"I learn there is neither gold nor silver in Britain; try, therefore, to take some chariot of war, and return quickly amongst us."
To Atticus he writes: -
"We are expecting the termination of the war in Britain. We know that there is neither gold nor silver in the island, nor any hope of bringing back plunder, unless it be slaves."
Rome, in fact, gained nothing by the enterprise, Caesar everything; it enhanced his military reputation, increased his popularity with the people, and earned him the love of his soldiers.
For nearly a century after the invasion of Caesar, Britain remained in a state of independence. Some of its princes, there is every reason to believe, paid tribute to Rome, but the number must have been few. Augustus several times declared his intention of reducing the island to obedience, but never made any attempt to do so: the empire, he said. was already too large, and he found it convenient to forget Britain.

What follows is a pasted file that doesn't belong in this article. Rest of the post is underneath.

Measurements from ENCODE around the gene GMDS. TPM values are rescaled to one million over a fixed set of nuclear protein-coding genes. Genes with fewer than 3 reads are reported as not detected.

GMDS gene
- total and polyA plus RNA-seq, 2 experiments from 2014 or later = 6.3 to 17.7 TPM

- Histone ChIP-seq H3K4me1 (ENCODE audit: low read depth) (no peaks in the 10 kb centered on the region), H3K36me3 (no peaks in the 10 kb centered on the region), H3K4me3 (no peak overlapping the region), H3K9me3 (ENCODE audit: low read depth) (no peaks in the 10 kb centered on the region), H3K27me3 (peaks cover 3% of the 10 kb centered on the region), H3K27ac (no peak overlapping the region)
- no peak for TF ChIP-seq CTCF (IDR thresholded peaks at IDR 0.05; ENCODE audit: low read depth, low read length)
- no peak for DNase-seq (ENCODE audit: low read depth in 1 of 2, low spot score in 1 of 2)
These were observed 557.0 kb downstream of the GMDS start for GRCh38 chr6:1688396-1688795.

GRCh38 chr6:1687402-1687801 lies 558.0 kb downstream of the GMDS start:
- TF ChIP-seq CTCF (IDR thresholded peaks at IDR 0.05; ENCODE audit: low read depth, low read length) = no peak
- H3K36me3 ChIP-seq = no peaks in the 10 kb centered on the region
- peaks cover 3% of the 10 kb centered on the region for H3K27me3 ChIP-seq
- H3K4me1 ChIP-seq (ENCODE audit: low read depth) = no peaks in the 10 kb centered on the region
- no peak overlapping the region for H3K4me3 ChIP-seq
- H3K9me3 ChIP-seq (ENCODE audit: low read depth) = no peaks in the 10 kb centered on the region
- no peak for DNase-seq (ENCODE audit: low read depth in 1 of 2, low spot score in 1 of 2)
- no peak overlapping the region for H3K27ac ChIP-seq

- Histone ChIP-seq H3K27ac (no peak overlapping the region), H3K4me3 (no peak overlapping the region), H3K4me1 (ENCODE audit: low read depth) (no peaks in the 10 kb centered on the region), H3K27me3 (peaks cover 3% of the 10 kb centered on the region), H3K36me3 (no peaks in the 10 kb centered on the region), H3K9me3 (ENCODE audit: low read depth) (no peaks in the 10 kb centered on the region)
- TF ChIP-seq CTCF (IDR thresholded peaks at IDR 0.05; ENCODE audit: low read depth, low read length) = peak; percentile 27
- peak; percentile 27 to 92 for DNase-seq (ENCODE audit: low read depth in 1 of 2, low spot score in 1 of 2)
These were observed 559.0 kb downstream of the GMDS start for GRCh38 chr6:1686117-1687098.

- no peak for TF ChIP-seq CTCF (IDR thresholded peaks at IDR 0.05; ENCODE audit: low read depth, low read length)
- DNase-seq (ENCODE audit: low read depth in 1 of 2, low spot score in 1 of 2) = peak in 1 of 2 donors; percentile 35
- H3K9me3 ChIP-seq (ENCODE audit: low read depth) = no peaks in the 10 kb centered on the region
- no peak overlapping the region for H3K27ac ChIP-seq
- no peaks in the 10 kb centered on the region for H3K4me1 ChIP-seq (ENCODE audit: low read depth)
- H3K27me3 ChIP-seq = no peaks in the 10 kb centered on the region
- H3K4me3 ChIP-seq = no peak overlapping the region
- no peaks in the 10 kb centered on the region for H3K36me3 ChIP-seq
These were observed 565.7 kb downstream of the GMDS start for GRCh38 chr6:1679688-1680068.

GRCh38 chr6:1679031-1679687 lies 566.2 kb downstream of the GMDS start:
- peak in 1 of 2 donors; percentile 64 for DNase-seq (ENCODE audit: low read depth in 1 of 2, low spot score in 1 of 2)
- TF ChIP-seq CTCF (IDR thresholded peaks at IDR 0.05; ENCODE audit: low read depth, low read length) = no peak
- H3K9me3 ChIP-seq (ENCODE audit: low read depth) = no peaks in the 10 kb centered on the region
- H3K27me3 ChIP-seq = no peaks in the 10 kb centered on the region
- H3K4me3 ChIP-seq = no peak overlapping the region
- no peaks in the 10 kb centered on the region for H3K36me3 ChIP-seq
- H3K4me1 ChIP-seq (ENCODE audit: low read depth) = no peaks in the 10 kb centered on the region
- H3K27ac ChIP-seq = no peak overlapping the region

Caligula afforded the world a pitiful spectacle of madness of power. He assembled an army on the coast of Gaul, and embarked on board the imperial galley, from whence he issued orders to commence the attack against an imaginary enemy. Afterwards he informed his astonished legions that they had conquered the sea, and commanded them to gather up the shells upon the shore, the spoils of their bloodless victory, for which he afterwards decreed himself the honours of a triumph in Rome.
Claudius, his successor, resolved on a regular invasion of the island, and in the forty-third year of the Christian era he dispatched four legions, with their auxiliaries, under the command of Aulus Plautius, an excellent general, who surprised the Britons by the rapidity of his movements. They rallied, however, under their leaders, Togodumnus and Caractacus, two brothers: the latter, by his heroic resistance and dignity in misfortune, acquired a fame imperishable.